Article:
Local biologicals are a promising way of capturing the influence of social and cultural environments of a specific location on scientific practices. Sarah Franklin has explained stem cell science as a global biological enterprise interwoven with local biologicals. She described a local biological as practices in stem cell science that reflect “specific national and economic priorities, moral and civic values, and technoscientific institutional cultures” (Franklin 2005, 61).

Using the concept of local and global biologicals, Koichi Mikami’s article in this issue highlights the importance of social and institutional culture to understand a case of research misconduct. She addresses the stimulus-triggered acquisition of pluripotency (STAP) cell scandal, often called the Obokata scandal, in Japan where Haruko Obokata and her colleagues at RIKEN Center for Developmental Biology (CDB) published two papers in Nature on a new method to reprogram differentiated somatic cells to be pluripotent, or capable of becoming any type of cell in the body, but soon these papers were retracted. Mikami focuses on how Japan’s socioinstitutional culture influences the reactions of society to Obokata’s claim of the existence of STAP cells, instead of her individual misbehavior. She notes the influence of Shinya Yamanaka’s success on stem cell science in Japan. Obokata’s work attracted media attention in Japan partly because it claimed to extend Yamanaka’s work on iPS cells. As a Nobel Prize winner, Yamanaka was a young hero in Japan and brought high expectations for stem cell research not only in the stem cell research community but also in the Japanese government and the public. According to Mikami, the initial enthusiasm for Obokata and her colleagues’ successful experiment on STAP cells reflected the high expectation for stem cell research in Japan since Yamanaka’s success in 2007, which constitutes a local biological.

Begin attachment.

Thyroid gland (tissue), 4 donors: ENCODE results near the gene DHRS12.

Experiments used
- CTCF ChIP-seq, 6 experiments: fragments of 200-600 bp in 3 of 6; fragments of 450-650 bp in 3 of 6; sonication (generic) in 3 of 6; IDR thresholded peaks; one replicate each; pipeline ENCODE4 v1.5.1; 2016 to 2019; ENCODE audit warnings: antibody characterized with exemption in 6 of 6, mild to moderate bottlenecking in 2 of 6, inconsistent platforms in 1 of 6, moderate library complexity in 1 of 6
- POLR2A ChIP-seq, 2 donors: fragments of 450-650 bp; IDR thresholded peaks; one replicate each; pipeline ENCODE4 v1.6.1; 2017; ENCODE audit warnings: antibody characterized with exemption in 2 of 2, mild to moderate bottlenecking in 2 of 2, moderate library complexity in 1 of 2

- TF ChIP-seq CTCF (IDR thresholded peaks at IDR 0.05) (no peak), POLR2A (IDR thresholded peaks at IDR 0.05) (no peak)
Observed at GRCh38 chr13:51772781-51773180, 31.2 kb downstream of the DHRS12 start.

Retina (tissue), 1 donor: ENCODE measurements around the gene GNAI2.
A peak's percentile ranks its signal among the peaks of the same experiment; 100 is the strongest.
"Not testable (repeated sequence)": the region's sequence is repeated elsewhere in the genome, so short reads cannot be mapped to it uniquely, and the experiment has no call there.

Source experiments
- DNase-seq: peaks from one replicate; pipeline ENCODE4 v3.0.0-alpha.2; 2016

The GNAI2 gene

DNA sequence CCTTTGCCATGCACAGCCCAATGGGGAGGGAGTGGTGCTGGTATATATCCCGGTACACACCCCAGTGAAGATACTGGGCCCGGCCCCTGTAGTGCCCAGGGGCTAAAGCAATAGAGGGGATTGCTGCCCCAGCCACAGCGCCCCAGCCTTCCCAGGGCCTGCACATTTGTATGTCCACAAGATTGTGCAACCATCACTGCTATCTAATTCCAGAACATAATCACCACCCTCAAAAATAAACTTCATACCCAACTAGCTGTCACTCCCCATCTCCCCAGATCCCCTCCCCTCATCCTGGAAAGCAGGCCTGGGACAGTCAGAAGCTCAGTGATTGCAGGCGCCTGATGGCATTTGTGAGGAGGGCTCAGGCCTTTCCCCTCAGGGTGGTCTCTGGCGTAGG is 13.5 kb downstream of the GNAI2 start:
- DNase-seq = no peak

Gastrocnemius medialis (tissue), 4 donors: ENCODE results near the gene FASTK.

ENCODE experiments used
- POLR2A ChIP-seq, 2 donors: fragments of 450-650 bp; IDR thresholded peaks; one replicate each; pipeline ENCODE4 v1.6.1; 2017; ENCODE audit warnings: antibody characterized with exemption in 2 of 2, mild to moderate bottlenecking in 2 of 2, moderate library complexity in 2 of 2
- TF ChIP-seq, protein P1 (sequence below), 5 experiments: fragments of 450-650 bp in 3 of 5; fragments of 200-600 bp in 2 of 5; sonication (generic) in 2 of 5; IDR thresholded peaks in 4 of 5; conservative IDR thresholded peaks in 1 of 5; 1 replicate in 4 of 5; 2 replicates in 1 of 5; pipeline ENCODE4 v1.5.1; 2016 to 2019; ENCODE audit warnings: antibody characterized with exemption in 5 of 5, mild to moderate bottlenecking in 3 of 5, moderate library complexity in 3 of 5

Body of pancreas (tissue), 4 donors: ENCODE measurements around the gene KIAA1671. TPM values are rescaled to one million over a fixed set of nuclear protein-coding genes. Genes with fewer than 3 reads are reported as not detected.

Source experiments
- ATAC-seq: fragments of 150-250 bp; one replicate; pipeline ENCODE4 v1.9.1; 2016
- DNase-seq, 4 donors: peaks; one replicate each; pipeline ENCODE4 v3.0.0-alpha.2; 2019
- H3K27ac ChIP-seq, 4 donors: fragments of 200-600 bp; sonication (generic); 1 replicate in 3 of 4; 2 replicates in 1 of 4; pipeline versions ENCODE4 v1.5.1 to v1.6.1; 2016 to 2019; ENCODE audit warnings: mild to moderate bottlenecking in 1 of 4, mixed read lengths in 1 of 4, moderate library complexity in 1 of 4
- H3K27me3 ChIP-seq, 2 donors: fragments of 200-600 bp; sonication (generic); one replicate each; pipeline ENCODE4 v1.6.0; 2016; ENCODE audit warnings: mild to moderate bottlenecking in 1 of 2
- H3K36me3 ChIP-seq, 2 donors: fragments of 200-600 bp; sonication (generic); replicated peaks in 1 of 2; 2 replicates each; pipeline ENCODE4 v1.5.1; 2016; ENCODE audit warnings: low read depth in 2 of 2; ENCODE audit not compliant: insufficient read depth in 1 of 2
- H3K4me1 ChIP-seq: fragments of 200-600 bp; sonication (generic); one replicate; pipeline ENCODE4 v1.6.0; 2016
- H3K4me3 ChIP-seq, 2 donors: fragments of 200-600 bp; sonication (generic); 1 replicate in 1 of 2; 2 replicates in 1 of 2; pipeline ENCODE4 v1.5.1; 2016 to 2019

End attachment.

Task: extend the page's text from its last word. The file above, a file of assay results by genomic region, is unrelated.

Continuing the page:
Bak, HJ. (2018) Research Misconduct in East Asia’s Research Environments. East Asian Science, Technology and Society 12 (2): 117-122.
Publisher (Open Access):

(US) University of Illinois at Chicago Missed Warning Signs of Research Going Awry, Letters Show – Propublica Illinois (Jodi S. Cohen | March 2019)0

Posted by Admin in on March 31, 2019

UIC has played down its shortcomings in overseeing the work of a prominent child psychiatrist, but newly obtained documents show that the school acknowledged its lapses to federal officials.

This story was co-published with The Chronicle of Higher Education and the Chicago Sun-Times.

For a year, the University of Illinois at Chicago has downplayed its shortcomings in overseeing the work of a prominent child psychiatrist who violated research protocols and put vulnerable children with bipolar disorder at risk.

But documents newly obtained by ProPublica Illinois show that UIC acknowledged to federal officials that it had missed several warning signs that Dr. Mani Pavuluri’s clinical trial on lithium had gone off track, eventually requiring the university to pay an unprecedented $3.1 million penalty to the federal government.

UIC’s Institutional Review Board, the committee responsible for protecting research subjects, improperly fast-tracked approval of Pavuluri’s clinical trial, didn’t catch serious omissions from the consent forms parents had to sign and allowed children to enroll in the study even though they weren’t eligible, the documents show.